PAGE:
New options available in cutaneous oncology

Fiona O'Reilly Zwald, MD

Fiona O’Reilly Zwald, MD: “We need options beyond surgery to help us manage these patients.”

Treatment options for cutaneous cancers are advancing rapidly, and some of them were developed specifically for dermal applications while others were pioneered in noncutaneous settings. Some treatments are well supported with clinical trial data and others rely largely on retrospective studies.

“Transplant recipients get very aggressive forms of skin cancers,” said Fiona O’Reilly Zwald, MD, “While I do a lot of surgery for these patients, I’m always looking for nonsurgical options. We need options beyond surgery to help us manage these patients.”

Dr. Zwald directed “Update Platform: Cutaneous Oncology” (S003) on Aug. 7 and reviewed the latest treatment options for organ transplant patients. Organ transplantation patients are a unique population because they are immunosuppressed. Immunosuppression protects their engrafted organs but also makes them more susceptible to cutaneous cancers.

Surgery is the standard treatment for skin cancers in organ transplant patients, but surgery can be inadequate for deeply invasive tumors. The latest nonsurgical options include endothelial growth factor receptor (EGFR) inhibitors, novel treatment protocols using familiar topical agents, and photodynamic therapy.

“EGFR inhibitors have been studied extensively in the head and neck literature, but their use in transplant patients is still being investigated,” Dr. Zwald said. “A lot of the data are based on retrospective studies of two to five years. The picture is similar in photodynamic therapy. Incubation timing and protocols have been studied intensively in nonimmunosuppressed patients, but in the immunosuppressed world of organ transplantation, we are just starting to look at these agents and treatments in the last few years.”

The clinical data are stronger when it comes to new agents for patients who are not immunocompromised. One of the newest is vismodegib, an inhibitor of the vascular endothelial growth factor (VEGF) pathway. The agent has been shown to reduce the size of large basal cell carcinomas that are not amenable to surgical therapy.

0814-Update Platform

(From left) Fiona O’Reilly Zwald, MD; Michel McDonald, MD; Sarah Myers, MD; Scott Fosko, MD

Scott Fosko, MD, professor and chair of dermatology at St. Louis University School of Medicine, discussed the data for and against the use of vismodegib in nevoid basal cell carcinoma syndrome and other cutaneous tumors.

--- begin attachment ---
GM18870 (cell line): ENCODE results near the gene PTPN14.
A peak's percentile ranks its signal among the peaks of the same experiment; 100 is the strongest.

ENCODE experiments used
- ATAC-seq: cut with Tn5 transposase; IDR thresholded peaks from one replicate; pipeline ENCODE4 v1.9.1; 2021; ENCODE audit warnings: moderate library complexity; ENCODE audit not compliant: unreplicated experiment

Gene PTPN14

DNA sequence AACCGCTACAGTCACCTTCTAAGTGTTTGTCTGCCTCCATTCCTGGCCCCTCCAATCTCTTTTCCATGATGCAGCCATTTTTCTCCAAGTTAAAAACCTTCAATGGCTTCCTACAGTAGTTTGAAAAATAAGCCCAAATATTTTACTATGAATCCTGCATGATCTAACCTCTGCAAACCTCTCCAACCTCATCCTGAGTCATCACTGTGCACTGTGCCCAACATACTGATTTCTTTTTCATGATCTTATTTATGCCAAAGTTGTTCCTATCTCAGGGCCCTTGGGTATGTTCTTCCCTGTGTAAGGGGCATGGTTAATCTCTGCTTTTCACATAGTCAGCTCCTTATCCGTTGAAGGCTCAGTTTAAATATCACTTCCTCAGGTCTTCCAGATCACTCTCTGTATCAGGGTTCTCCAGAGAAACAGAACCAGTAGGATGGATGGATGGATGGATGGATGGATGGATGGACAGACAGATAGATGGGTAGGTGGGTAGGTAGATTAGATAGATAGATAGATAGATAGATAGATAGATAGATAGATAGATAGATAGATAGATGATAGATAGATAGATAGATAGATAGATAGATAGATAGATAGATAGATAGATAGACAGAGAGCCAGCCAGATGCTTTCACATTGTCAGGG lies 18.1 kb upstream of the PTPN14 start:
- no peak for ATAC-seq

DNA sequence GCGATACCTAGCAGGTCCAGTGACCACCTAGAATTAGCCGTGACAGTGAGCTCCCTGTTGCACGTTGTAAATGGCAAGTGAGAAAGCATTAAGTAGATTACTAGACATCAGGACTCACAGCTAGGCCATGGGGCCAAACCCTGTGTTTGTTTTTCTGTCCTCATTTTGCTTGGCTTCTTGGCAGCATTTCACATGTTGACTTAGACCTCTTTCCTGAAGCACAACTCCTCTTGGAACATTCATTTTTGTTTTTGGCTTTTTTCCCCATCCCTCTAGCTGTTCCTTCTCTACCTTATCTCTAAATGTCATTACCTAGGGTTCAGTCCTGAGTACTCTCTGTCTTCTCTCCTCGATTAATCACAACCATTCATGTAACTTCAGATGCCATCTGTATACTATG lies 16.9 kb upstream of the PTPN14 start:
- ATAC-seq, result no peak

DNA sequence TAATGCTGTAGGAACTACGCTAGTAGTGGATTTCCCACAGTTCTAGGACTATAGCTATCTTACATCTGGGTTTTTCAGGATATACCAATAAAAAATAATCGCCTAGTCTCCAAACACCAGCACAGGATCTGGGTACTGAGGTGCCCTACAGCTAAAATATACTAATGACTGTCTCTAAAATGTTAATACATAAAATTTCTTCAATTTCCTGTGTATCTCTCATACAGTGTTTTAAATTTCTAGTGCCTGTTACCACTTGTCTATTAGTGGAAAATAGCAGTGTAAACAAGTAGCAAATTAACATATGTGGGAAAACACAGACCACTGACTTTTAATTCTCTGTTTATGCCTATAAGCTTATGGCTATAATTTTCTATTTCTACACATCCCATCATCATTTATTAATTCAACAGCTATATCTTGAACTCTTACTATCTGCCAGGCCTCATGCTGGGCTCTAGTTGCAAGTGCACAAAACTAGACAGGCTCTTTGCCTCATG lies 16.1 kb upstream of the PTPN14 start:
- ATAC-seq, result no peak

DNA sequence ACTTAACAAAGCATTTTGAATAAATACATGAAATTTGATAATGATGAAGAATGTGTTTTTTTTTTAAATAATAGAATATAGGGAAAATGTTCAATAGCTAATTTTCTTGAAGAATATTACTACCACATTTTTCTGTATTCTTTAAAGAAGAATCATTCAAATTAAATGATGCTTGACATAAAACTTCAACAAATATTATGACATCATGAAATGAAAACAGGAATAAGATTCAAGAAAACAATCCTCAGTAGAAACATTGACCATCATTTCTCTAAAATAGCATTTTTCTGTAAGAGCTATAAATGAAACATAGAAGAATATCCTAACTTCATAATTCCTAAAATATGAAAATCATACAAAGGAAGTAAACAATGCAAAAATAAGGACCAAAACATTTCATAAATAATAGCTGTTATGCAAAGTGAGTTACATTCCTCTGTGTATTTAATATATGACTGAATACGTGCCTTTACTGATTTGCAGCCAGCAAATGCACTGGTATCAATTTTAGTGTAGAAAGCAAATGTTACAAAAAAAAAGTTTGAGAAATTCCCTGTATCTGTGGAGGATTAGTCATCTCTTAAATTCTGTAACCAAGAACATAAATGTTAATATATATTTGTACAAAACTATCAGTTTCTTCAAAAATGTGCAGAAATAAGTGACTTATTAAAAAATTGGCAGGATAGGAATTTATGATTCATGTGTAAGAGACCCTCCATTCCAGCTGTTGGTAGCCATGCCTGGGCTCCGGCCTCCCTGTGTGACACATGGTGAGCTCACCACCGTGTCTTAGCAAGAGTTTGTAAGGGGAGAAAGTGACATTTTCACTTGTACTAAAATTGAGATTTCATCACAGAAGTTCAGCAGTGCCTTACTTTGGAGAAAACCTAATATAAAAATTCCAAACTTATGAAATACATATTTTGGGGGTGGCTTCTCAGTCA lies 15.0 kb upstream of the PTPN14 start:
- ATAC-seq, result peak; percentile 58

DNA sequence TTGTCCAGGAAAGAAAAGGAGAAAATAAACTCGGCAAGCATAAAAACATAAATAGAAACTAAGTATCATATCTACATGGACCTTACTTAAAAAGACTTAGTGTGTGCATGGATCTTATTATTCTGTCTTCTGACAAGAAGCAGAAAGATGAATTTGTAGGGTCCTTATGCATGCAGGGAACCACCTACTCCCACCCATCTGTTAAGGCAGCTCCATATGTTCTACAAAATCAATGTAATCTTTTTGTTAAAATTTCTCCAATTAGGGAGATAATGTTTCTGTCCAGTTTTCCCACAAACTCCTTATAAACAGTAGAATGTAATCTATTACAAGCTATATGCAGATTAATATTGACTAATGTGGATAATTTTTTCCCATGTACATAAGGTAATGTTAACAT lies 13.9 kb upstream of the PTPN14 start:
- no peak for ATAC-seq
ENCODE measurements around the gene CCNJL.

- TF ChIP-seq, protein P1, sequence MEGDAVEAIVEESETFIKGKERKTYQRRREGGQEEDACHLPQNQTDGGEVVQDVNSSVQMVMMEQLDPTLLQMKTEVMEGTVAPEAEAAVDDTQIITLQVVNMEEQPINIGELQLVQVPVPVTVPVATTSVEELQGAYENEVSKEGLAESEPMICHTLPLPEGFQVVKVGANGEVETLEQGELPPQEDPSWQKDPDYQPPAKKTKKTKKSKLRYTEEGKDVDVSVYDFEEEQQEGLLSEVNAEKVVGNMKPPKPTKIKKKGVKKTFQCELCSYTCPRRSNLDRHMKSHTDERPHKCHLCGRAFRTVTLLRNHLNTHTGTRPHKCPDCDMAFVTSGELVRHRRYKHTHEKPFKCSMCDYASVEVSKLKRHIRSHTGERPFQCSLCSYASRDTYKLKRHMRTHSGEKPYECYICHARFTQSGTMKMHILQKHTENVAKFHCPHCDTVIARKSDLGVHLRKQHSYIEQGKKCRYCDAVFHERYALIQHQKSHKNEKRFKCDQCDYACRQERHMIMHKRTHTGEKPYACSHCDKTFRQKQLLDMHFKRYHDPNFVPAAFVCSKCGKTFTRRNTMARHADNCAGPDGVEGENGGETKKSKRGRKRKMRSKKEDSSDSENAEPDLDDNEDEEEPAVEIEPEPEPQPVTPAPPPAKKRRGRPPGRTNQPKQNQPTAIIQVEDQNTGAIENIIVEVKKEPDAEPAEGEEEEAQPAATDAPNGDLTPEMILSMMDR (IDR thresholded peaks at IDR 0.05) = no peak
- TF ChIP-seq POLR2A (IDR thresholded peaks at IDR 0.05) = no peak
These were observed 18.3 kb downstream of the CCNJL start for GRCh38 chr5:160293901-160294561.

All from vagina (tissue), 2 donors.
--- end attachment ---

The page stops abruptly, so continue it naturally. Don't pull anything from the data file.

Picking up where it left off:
“This drug has wonderful indications, but how often do patients present with morbid basal cell carcinomas that you can’t operate on outside the realm of nevoid basal cell carcinoma syndrome?” Dr. Zwald asked. “This drug may be an adjuvant to surgical therapy for a small percentage of the patient population.”

Michel McDonald, MD, director of dermatologic surgery and associate professor of medicine at Vanderbilt University, Nashville, Tennessee, explored the latest options in topical treatments for skin cancer. Clinicians can choose from new formulations and treatment protocols for familiar agents such as 5-FU (fluorouracil) and imiquimod that are designed to reduce toxicities, thereby improving compliance and clearance rates. Or they can use the newest topical, ingenol mebutate.

“The wonderful thing about this agent is that you can use it for two or three days in a patient with extensive actinic keratosis damage with good long-term clearance rates,” Dr. Zwald said. “Compare that with imiquimod or 5-FU where the patient could be on treatment for eight weeks or longer. Ingenol causes a lot of skin irritation, just like the other alternatives, but one course is completed after three applications. That can make a tremendous difference in compliance and outcome.”

Sarah Myers, MD, associate professor of dermatology at Duke University School of Medicine, Durham, North Carolina, presented the latest findings on the use of EGFR inhibitors such as cetuximab, gefitinib, and erlotinib. EGFR inhibitors have a long history of use in cancers of the lung, anus, head, neck, and other tissues. There also are positive data for use in squamous cell carcinoma.

“These agents prevent cancer cells from replicating so the tumor does not continue to proliferate,” Dr. Zwald said. “Cetuximab is the best known, while gefitinib and erlotinib are second-generation agents that seem to have a better response rate. If patients are EGFR-positive, you get about a 60 percent response rate, which is much better than with conventional chemotherapy. There are still a lot of questions, but EGFR inhibitors are one more option for aggressive squamous cell carcinoma in high-risk patients.”

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